* -- Chauncey Billups was in Springfield last week to receive the Mannie Jackson Human Spirit Award from the Basketball Hall of Fame, for his charitable efforts through basketball. It might have been the most underpublicized award ever given to an active member of the Knicks, which is an obvious sign of the lockout. The NBA has forbidden teams to make any reference to current locked out players, so the Knicks could not put out a press release about the award. Even Billups' agent, Andy Miller, admitted he only heard about the award two days before it was presented to Billups.

We told you last week that Billups had been cleared to begin basketball workouts. The bruised left knee had caused him enough pain to keep him off the court since April. Perhaps a prolonged lockout would do some good for the hobbled Big 2.5, with Stoudemire (sore back muscle), Carmelo Anthony (elbow bursitis) and Billups (knee) all needed some extended rest this offseason. But as each start to heal, the desire to get back to basketball increases.

“Whenever we can make a deal or whatever might happen, I’ll be ready to go," Billups told the Boston Globe.

He then added that, with 35 approaching next month, he has a greater sense of urgency.

“I have played most of my career out,’’ Billups said. “I don’t have that many more years to play. I’m just looking forward to getting back out there."

Stoudemire, who leaves for his Nike Tour through China on Tuesday, is attempting to organize a minicamp-type workout for his teammates in early September at the IMG facility in Bradenton, Fla. But will he get a commitment from Billups and Anthony, especially if there remains no progress in CBA talks? Both players have to know the controversy that would brew from blowing off the workouts.

* -- Speaking of Carmelo (by the way, he has his own juvenile-level book, "It's just the Beginning," which was published by Positively for Kids in 2004), after tours of China and Puerto Rico, he will soon be back in New York this month. He will make an appearance at the USTA Billie Jean King National Tennis Center in Flushing for the annual Arthur Ashe Kids' Day, which kicks off the Open for a 16th year. The great family-friendly event will be hosted by Melo's wife, Lala, and actor Quddus, on Aug. 27. U.S. Open defending champions Rafael Nadal and Kim Clijsters will be there, along with No. 1 ranked men's player, Novak Djokovic, and the ubiquitous Andy Roddick.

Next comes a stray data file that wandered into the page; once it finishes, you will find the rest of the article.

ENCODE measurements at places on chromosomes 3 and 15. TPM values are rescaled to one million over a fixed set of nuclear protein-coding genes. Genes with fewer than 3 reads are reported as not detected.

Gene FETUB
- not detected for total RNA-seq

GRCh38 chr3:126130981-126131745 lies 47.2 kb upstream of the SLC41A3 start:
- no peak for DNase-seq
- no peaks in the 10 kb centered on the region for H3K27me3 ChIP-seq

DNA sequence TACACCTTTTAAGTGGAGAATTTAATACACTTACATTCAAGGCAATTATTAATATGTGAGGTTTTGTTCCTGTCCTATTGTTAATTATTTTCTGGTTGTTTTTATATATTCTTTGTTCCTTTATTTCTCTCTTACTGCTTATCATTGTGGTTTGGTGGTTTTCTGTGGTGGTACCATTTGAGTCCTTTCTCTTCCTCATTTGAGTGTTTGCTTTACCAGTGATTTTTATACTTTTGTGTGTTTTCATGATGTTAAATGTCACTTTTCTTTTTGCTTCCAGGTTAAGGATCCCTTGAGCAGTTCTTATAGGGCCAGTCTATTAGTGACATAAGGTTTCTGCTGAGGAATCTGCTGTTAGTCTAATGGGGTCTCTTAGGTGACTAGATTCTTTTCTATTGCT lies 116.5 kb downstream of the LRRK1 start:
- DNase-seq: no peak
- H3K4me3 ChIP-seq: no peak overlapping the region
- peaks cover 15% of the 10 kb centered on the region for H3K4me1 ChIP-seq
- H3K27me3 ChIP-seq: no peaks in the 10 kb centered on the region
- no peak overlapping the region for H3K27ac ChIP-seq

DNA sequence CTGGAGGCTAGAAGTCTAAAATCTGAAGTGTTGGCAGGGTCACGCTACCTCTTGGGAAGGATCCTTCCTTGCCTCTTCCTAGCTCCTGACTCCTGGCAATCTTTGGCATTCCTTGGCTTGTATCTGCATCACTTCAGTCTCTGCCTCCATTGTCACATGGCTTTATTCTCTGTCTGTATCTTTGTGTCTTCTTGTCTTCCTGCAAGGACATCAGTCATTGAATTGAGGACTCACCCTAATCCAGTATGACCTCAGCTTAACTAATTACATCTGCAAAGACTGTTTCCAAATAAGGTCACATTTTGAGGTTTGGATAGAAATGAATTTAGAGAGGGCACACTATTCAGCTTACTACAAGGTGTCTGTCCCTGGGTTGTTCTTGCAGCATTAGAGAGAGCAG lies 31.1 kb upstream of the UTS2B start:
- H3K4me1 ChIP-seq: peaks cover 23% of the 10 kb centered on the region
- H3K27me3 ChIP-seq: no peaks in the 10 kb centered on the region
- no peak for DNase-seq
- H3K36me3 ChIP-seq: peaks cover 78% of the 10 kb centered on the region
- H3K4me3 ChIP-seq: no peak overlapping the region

* -- According to the Miami Herald, Eddy Curry is back down to 300 pounds and once again working with trainer Tim Grover in Chicago with an ambition to earn a training camp invite with the Miami Heat once the lockout ends. What we've learned about Eddy is he has no problem getting under 300. It's staying under 300 that is the issue. Staying healthy after the second day of camp is another challenge. 

* -- With the Borders bookstore located on the 33rd Street side of 2 Penn Plaza going out of business, wouldn't it be cool if the Knicks bought the location and turned it into a practice court? They could use it mainly for home game shoot-arounds and for opposing teams to use for practice when they are in town. And with large windows that display the court for all to see along Seventh Avenue and 33rd Street, it would create another New York landmark spectacle, right by the famous marquee. Several NBA teams have similar street-view set ups at their arenas, such as the Indiana Pacers and the Charlotte Bobcats.

There is little-to-zero likelihood that the Knicks would move out of the Greenburg-based MSG Training Center, which was opened just 10 years ago, for a practice gym at the Garden. But adding an alternative court could alleviate the morning shoot-around issue and become a cool attraction for the Garden, which is well into the first stage of the three-year transformation.